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Fourteenth Sunday in Ordinary Time (B)

A prophet's job is to open people's eyes to the reality of their situation ‑ pointing out to them the things they would rather forget or ignore. A prophet is a sort of “national con­science”, always awake to situations of injus­tice and always speaking out about them. A prophet is commissioned to do this by God, who sends the prophet on his mission  Jesus is just such a prophet ‑ teaching and preaching about the Kingdom of God and the best way to live. Despite the welcome his message has received elsewhere, when he comes to his hometown he is faced with rejection ‑such that “he was amazed at their lack of faith.” It is curious is that they seem to accept his wisdom, and his miracles, but because he grew up among them they cannot accept him as a teacher from God. We should remember that it is often hardest to stand up for the truth among those who know us well.

Notes for Readers

First Reading: Ezekiel 2:2-5

This is a prophet's own account of his commissioning and send out by God. This short reading has a remarkable honesty – the mission is not going to be easy. Those forbidding words, “whether they listen or not...” give us insights into the task the prophet faces. This is a fairly simple reading: be careful to understand the way in which God presents the mission ‑ in a very nega­tive way. God doesn't understate the diffi­culty of the job ahead ‑ using dramatic words like “revolt”, “defiant and obstinate”. When we eventually get to the message that Ezekiel is to take with him, it might seem a little bit of an anticlimax: “The Lord says this.” This was the formula of Divine prophecy ‑ a sign that the words, whatever they were, came from God. Interestingly, it is the same phrase that you, the reader, will say at the end of your reading: “This is the Word of the Lord.” As a reader of God's word, you certainly share some of the roles of a prophet. Bear this in mind as you read!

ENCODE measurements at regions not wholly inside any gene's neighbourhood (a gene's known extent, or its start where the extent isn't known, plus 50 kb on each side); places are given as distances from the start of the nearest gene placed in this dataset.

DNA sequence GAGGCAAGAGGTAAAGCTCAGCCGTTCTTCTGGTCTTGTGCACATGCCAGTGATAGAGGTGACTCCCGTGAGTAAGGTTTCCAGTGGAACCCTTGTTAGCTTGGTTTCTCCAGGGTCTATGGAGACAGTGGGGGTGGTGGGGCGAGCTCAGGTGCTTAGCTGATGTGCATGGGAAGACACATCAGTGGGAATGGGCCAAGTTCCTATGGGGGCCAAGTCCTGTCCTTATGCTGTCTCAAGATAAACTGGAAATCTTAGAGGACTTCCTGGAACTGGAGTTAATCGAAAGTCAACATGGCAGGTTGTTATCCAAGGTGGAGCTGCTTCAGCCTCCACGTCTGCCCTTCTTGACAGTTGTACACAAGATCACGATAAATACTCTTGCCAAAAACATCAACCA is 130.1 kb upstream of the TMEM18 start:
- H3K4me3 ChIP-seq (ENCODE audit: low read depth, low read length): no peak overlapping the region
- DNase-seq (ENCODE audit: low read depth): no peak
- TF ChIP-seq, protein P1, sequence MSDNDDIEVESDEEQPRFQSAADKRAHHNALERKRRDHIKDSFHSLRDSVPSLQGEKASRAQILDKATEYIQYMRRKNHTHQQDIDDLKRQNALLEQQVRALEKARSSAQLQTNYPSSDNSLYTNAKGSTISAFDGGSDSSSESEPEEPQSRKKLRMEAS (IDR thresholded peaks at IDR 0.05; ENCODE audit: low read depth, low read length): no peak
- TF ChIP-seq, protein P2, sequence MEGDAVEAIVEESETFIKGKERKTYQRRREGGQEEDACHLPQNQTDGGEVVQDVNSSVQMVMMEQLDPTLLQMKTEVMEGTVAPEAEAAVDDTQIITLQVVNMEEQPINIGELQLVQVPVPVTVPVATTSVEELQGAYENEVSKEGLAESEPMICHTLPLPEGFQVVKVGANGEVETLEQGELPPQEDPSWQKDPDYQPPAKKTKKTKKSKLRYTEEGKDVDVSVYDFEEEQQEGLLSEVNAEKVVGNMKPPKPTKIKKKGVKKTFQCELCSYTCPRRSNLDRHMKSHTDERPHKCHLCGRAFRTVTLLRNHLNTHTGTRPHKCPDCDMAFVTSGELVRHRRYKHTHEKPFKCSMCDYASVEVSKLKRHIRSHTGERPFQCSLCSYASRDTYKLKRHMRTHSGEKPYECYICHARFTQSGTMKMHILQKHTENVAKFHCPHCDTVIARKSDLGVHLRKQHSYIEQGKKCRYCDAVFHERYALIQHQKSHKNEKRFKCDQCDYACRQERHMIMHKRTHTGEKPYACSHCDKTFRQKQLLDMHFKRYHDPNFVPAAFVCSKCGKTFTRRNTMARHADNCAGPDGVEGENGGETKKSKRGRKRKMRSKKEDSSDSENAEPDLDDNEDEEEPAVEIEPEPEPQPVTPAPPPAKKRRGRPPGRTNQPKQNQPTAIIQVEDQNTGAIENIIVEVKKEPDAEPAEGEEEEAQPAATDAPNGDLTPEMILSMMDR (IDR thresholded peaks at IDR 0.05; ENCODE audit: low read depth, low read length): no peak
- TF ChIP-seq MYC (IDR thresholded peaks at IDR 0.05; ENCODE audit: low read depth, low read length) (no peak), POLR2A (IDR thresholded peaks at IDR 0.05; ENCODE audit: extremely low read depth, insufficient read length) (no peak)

Second Reading: 2 Corinthians 12:7-10

Paul gives us a strangely intimate in­sight into his ministry, in talking about his “thorn in the flesh”. There has been a lot of debate as to what this could be: some think it could be a serious, possibly disfiguring disease; others that he refers to the failure of his brothers and sisters in Judaism to accept his message; some have even sug­gested that it could refer to his baldness, his short stature or a speech impediment. Whatever the details, here Paul is giv­ing us a deeply personal testimony to his faith and his mission ‑ whatever the bur­den, he is quite happy to carry on. Read in a tone that is friendly and almost casual (without losing any clarity). Announce the idea clearly ‑ be careful with the words “thorn in the flesh”; in the second half of the reading, allow Paul's content­ment to come through. Stress “weaknesses” in contrast with strength (which is what the world would boast about), especially in the last line. Spend some time with this reading before you proclaim it, and come to know the person of Paul, whose words you often read, a little better through this revelation.